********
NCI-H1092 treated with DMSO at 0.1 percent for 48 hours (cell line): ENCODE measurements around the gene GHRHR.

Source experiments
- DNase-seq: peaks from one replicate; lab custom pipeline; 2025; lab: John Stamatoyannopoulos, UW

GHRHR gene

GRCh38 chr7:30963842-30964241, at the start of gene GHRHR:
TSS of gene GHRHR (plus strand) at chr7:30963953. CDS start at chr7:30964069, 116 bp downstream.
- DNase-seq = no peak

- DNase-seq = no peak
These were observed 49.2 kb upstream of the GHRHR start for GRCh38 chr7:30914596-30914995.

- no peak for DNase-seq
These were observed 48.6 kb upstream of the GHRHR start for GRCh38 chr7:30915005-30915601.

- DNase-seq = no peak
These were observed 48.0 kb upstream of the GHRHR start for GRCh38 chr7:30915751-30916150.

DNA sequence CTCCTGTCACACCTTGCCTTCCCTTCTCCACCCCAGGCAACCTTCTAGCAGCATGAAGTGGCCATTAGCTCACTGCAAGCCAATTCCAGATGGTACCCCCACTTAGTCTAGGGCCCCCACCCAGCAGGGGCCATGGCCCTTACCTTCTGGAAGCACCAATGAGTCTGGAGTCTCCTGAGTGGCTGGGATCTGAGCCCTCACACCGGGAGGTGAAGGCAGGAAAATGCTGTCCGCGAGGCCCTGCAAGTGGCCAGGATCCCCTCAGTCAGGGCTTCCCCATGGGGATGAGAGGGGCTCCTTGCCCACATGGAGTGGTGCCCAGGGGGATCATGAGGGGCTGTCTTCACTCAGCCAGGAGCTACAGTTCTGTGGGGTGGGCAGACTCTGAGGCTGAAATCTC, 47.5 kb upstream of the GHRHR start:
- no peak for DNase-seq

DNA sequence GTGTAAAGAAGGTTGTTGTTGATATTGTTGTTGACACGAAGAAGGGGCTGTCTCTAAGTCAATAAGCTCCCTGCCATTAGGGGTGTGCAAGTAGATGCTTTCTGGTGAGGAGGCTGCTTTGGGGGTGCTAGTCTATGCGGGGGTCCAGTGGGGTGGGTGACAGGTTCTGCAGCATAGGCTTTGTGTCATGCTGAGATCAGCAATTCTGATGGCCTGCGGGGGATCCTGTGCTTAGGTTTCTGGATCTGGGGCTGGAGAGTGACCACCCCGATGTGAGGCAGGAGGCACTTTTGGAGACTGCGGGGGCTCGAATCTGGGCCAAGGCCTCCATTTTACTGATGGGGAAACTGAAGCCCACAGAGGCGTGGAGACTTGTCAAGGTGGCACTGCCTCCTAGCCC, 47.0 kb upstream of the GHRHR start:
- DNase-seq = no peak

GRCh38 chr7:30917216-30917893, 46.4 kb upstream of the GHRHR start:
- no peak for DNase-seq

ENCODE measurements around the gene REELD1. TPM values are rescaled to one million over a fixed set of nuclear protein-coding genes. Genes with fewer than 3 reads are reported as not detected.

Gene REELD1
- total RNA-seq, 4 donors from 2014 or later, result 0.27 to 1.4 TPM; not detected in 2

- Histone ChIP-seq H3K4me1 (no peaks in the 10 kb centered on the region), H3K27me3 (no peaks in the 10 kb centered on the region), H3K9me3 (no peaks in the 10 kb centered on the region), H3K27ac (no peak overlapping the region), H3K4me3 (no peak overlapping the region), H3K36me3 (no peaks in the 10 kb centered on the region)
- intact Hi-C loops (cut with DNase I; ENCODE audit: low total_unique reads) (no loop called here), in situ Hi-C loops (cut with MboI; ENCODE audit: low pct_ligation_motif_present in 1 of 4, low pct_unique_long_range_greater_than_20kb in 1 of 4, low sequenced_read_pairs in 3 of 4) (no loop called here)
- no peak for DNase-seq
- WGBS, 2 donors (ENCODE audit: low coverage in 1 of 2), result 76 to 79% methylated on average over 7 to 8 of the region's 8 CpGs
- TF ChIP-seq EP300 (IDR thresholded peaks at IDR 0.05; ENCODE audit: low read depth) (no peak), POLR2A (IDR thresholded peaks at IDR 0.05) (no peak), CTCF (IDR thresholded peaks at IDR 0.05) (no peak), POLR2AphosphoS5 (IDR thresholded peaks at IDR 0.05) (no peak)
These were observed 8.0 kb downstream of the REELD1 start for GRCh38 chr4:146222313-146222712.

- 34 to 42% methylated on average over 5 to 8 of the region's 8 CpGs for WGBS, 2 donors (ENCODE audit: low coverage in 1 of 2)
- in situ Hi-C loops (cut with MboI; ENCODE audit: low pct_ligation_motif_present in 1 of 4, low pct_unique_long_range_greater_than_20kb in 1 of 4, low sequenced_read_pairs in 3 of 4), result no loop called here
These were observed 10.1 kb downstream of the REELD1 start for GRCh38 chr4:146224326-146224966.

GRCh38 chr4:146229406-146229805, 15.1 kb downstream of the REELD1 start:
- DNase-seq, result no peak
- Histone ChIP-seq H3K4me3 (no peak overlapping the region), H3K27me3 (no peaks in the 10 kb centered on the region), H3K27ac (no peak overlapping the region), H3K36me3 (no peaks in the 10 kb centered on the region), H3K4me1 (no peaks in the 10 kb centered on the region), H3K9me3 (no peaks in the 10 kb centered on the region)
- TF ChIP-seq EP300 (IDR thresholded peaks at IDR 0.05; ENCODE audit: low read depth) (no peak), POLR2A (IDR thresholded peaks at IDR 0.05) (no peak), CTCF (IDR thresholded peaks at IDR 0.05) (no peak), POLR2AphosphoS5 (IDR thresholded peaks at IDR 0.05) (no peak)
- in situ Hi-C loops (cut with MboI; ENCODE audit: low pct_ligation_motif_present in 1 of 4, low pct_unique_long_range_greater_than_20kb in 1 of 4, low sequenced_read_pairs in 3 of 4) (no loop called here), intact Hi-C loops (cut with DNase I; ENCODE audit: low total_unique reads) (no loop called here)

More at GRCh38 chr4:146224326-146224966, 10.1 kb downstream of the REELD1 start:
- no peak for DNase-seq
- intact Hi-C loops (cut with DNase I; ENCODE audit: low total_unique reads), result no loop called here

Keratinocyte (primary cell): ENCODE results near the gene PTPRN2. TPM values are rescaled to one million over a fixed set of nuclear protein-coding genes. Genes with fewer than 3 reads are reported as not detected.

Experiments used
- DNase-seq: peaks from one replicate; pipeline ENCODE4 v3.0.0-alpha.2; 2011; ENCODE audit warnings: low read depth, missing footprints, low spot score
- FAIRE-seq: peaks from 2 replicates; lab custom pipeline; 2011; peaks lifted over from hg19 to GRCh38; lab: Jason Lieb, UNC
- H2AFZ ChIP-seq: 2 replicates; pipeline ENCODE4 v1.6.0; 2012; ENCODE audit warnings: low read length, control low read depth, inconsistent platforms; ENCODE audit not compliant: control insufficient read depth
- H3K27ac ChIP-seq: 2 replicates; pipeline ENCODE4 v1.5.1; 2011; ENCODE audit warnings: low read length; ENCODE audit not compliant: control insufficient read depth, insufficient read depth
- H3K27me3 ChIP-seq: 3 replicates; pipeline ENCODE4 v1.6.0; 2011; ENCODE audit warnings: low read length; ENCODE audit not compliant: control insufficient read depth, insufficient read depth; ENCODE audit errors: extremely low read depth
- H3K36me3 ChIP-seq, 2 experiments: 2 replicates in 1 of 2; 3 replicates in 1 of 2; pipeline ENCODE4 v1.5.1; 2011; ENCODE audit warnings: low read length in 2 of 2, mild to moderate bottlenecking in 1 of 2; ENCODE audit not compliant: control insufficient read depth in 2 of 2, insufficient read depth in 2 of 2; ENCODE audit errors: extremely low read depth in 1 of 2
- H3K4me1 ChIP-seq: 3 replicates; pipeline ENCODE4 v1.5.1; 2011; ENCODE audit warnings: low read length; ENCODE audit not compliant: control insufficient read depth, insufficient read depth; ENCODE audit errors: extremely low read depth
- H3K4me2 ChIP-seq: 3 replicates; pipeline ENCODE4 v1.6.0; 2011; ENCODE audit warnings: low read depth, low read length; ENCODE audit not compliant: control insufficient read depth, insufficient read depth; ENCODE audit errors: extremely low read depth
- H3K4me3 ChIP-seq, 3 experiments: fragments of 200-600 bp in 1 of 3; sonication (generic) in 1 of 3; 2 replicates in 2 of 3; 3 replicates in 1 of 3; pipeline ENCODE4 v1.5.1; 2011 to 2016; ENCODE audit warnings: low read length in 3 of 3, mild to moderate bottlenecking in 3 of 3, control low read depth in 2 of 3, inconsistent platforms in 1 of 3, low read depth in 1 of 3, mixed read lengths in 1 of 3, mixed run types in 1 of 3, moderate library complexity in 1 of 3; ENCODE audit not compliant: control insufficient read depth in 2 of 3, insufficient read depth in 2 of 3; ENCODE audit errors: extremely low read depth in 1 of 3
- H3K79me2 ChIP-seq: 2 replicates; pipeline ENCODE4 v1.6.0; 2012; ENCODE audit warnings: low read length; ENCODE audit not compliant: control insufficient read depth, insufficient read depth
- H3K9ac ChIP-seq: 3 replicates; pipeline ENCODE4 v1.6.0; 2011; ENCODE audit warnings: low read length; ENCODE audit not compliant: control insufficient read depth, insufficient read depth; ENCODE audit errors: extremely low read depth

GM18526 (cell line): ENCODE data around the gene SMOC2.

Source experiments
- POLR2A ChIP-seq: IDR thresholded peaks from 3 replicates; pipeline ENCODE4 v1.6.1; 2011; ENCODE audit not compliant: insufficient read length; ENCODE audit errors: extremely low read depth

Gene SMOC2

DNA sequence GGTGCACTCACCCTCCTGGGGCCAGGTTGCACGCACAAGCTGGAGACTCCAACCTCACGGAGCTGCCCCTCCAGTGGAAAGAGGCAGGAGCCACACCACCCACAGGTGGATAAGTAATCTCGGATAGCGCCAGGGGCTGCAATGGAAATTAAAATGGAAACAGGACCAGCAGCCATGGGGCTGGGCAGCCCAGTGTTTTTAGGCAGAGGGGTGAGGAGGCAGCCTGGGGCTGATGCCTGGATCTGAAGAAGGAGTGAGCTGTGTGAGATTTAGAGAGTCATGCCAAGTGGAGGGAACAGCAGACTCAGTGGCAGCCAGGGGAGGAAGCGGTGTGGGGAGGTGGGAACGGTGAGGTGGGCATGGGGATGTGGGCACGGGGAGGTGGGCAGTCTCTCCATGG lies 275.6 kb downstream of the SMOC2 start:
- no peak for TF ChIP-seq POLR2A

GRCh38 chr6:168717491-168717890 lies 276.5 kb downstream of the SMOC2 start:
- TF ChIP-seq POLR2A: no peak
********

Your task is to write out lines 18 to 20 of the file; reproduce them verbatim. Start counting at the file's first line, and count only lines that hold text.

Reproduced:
GRCh38 chr7:30917216-30917893, 46.4 kb upstream of the GHRHR start:
- no peak for DNase-seq

ENCODE measurements around the gene REELD1. TPM values are rescaled to one million over a fixed set of nuclear protein-coding genes. Genes with fewer than 3 reads are reported as not detected.